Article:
WASHINGTON, DC – U.S. Senators Gary Peters (MI), Debbie Stabenow (MI) and Sherrod Brown (OH) are expressing concerns and requesting more information from Volkswagen (VW) following the National Labor Relations Board’s (NLRB) recent decision to grant Volkswagen’s request to halt all election proceedings for workers petitioning to organize with the United Auto Workers (UAW) at a plant in Chattanooga, Tennessee. In their letter to VW CEO Scott Keogh, the Senators urge VW to ensure any election is free and fair, and they ask a number of questions regarding the current situation.
“We are writing to express our deep concern with delays to an election on union representation for maintenance and production workers at Volkswagen’s manufacturing facility in Chattanooga, Tennessee,” the Senators wrote. “Workers have a fundamental right to choose whether they have union representation in the workplace. Any delay in the election further enables anti-union campaigns to target and intimidate workers and violate that fundamental right, and we urge you to immediately drop any efforts to oppose or postpone the election of a union in the Chattanooga plant.”
This decision follows ongoing efforts to organize at the Chattanooga plant including an attempt made in December 2015 with 160 skilled trade maintenance workers who voted to unionize and affiliate with the UAW. Following the vote, VW refused to bargain with the UAW, stating the unit needed to include both skilled trade maintenance workers and production workers. This led the UAW to file a charge to the NLRB on Volkswagen’s refusal to bargain. Last April, the UAW withdrew the pending charges with the NLRB, clearing the way for workers to file a new petition to involve both skilled trade maintenance and production workers. Earlier this month, the NLRB dismissed the refusal to bargain charge against VW and also gave no indication as to when the halt on the union certification will be lifted.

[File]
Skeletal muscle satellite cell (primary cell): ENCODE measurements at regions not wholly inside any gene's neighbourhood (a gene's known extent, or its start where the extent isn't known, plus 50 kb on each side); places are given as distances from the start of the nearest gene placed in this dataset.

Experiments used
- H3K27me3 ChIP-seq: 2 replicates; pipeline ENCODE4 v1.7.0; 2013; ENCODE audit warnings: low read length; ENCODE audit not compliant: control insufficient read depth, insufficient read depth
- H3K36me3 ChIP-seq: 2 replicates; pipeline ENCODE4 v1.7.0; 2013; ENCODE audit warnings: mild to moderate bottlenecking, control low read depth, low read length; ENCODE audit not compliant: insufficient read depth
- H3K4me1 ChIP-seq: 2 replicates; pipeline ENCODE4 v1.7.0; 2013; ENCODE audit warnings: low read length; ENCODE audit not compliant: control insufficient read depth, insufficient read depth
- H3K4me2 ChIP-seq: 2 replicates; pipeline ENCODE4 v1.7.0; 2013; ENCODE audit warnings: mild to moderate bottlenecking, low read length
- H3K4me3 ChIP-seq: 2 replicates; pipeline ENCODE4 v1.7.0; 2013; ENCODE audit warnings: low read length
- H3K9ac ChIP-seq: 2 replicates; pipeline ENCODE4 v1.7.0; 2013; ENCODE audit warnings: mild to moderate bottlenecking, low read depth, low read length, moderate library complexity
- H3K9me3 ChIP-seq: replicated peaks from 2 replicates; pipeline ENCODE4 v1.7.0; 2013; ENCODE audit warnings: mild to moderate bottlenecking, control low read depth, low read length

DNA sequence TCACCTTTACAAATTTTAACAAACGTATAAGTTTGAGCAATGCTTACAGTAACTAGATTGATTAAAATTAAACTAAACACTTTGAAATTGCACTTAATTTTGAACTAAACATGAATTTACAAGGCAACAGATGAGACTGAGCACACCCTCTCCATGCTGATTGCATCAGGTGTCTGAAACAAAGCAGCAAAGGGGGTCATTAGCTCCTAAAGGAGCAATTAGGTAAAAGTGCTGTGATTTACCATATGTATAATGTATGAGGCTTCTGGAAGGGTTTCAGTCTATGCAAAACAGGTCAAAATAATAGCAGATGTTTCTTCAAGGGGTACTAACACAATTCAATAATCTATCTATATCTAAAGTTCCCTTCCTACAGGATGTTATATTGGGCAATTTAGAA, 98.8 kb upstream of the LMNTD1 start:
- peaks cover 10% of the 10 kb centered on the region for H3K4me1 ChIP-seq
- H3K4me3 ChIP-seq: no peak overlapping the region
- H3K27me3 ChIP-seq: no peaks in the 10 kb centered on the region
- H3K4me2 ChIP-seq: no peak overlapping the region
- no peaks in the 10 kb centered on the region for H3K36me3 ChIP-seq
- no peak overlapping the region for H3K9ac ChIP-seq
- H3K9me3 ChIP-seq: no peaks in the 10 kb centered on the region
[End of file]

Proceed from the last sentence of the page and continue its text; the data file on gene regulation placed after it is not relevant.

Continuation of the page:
A copy of the Senators’ letter may be found below or by clicking here.